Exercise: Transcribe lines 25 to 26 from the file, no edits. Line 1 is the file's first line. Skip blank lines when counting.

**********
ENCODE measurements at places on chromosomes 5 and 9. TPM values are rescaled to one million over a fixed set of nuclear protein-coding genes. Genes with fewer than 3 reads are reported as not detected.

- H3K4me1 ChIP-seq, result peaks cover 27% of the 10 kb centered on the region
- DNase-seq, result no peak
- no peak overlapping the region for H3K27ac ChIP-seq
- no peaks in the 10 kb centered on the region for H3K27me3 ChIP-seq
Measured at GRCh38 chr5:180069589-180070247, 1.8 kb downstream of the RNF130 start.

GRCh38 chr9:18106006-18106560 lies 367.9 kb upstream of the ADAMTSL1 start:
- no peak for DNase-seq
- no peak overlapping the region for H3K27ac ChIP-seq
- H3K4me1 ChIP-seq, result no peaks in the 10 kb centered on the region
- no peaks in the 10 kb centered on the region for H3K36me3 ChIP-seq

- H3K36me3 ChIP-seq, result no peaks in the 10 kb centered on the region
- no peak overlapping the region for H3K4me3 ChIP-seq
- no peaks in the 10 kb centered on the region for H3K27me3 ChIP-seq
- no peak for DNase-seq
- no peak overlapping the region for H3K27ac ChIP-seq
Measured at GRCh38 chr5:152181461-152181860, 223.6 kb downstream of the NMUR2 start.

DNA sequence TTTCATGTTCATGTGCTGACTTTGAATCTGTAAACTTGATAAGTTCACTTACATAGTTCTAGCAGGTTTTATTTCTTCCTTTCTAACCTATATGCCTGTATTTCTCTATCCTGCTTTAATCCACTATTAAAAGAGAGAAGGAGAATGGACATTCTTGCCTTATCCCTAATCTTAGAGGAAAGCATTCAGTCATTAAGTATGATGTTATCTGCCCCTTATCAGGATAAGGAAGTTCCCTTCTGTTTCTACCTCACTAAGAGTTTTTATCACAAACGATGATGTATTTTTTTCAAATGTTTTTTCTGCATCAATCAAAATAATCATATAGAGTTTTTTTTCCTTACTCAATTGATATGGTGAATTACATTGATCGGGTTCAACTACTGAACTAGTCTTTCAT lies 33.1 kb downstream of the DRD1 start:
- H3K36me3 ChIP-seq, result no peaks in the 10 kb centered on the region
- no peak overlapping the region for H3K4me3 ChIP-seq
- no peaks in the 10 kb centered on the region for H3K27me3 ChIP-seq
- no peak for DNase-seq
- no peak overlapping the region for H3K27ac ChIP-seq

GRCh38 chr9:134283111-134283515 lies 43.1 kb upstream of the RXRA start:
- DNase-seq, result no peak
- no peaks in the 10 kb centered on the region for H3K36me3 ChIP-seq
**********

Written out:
- DNase-seq, result no peak
- no peaks in the 10 kb centered on the region for H3K36me3 ChIP-seq